Author Topic: Fees  (Read 8679 times)

jcbilling

  • Full Member
  • ***
  • Posts: 156
Re: Fees
« Reply #15 on: October 23, 2009, 11:13:16 PM »
I currently bill all of my clients on a percentage basis, and at this point will continue to until I have a client that is in a state that prohibits that.

When I have met with prospective clients, one of the biggest reasons they choose to hire a billing service vs. an employee is that they feel like they pay the employee whether or not the work is done correctly and promptly. Where as if a billing company is compensated for what they collect, they are more motivated to do a more accurate and efficient job.

I've been contemplating the idea of flat rate, but I'm not convinced it's the most fair way to go.

My question is, what are the benefits of not charging %?





Pay_My_Claims

  • Guest
Re: Fees
« Reply #16 on: October 24, 2009, 06:48:57 AM »
It can also be said (reason why they prohibit fee splitting) is that it is a motivation to upcode, file false claims etc.  As far as them hiring a biling service, there are many that have their own that can't bill or code. They are killing the home-based billing services. When I calculate what I charge as to what is reimbursed by the insurance company each month....I may WAYYY more than anyone billing on 7-8% fee schedule. The average biller in my area makes about 15.00 per hr Which is 2400 a month before taxes. Depending on a physicians revenue she is already making a % of his revenue. If he is bringing in about $30,000 a month she is getting paid 8% If a provider is paying me a flat fee of $2500 a month, he would have to go way above his average for me to lose money doing % billing, but the month he drops down to 20K, I still do well. I don't knock it, but I know % billers lose more than flat fee billers. I have a lot of % billers who get screwed royally

gderilus

  • Jr. Member
  • **
  • Posts: 77
Re: Fees
« Reply #17 on: October 24, 2009, 02:49:25 PM »
Wow Pay my claims, I just realized that your business name is almost the same as mine. My company name is AccuMed Billing Solutions, LLC. I'm still working on my website.

PMRNC

  • Hero Member
  • *****
  • Posts: 4217
    • One Stop Resources & Networking for Medical Billers
Re: Fees
« Reply #18 on: October 24, 2009, 03:59:50 PM »
Quote
When I have met with prospective clients, one of the biggest reasons they choose to hire a billing service vs. an employee is that they feel like they pay the employee whether or not the work is done correctly and promptly. Where as if a billing company is compensated for what they collect, they are more motivated to do a more accurate and efficient job.

This was and will always be an issue, but my response to this very thing is that who care.. who's business is it? I decided a long time ago that ALL of my time is worth getting paid. I have clients in other states where I can bill a % but I choose not to, my time is just as valuable and the practice STILL saves money, everyone wins. But again.. I do not justify what I charge or how I charge. You wouldn't challenge your cable company or your phone company and tell them you want to pay them on a % would you? If you did they would laugh but you'd be told the same thing. These are our rates and this is what we charge. I got tired of billing for just when I collected when it was the fault of the office for not doing their part that led to the lower reimbursement and let's not forget that more than half of what we do is education..not just billing, Every moment of my time is worth getting paid. If a provider does not want to compensate me then he won't hire me and I don't want them anyway.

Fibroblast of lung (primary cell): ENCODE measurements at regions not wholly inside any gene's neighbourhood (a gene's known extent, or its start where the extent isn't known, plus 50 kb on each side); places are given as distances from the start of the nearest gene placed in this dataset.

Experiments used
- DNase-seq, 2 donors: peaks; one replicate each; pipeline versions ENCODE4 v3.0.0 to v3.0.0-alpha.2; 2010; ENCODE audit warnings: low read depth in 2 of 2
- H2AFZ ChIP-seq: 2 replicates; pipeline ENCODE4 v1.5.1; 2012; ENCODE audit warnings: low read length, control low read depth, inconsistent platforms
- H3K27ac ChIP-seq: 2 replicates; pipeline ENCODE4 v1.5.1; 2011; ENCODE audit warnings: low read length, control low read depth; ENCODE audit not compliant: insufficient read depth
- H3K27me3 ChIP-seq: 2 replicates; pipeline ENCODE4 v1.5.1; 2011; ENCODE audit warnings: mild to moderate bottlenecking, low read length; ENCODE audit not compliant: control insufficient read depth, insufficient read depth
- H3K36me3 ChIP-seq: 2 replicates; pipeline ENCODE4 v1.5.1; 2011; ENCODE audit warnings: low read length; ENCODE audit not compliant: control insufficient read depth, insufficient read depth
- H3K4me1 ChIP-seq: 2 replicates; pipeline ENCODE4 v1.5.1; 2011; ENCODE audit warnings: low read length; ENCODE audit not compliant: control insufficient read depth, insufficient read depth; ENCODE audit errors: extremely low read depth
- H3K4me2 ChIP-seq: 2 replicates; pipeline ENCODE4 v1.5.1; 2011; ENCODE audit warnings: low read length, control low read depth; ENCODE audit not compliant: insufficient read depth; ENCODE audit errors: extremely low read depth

Linda Walker
Practice Managers Resource & Networking Community
One Stop Resources, Education and Networking for Medical Billers
www.billerswebsite.com

jcbilling

  • Full Member
  • ***
  • Posts: 156
Re: Fees
« Reply #19 on: October 24, 2009, 11:11:18 PM »
Charlene -

I understand what you're saying about upcoding and falsifiying claims. Although I consider my services very professional and work hard to stay compliant, I realize there are billing services that are just trying to "get rich quick" and therefore give the rest of us a bad name. I guess I have a mental block because I have read so many marketing materials engraving in my head why % billing is beneficial to the provider.

Linda -

You make a good point about not getting paid on the claims that are not the fault of our billing. I have a client who has 3 offices that we bill for. The one office refuses to verify insurance benefits because the receptionist "doesn't have the time" and since the provider is out-of-network, we have so many claims going to the deductible and they don't collect the payment upfront. So the provider is losing money and so am I. I have talked to the provider multiple times about this and he shows no effort to change. It makes me so frustrated, because we spend time sending the claims knowing they won't get paid.

My next question is how do you determine what you charge a client on a flat rate plan? I know there are many factors, such as overhead costs, your time involved with the account, etc. Do you make a itemized fee schedule? Or do you just present a charge and negotiate...or do you not negotiate? 


PMRNC

  • Hero Member
  • *****
  • Posts: 4217
    • One Stop Resources & Networking for Medical Billers
Re: Fees
« Reply #20 on: October 24, 2009, 11:37:16 PM »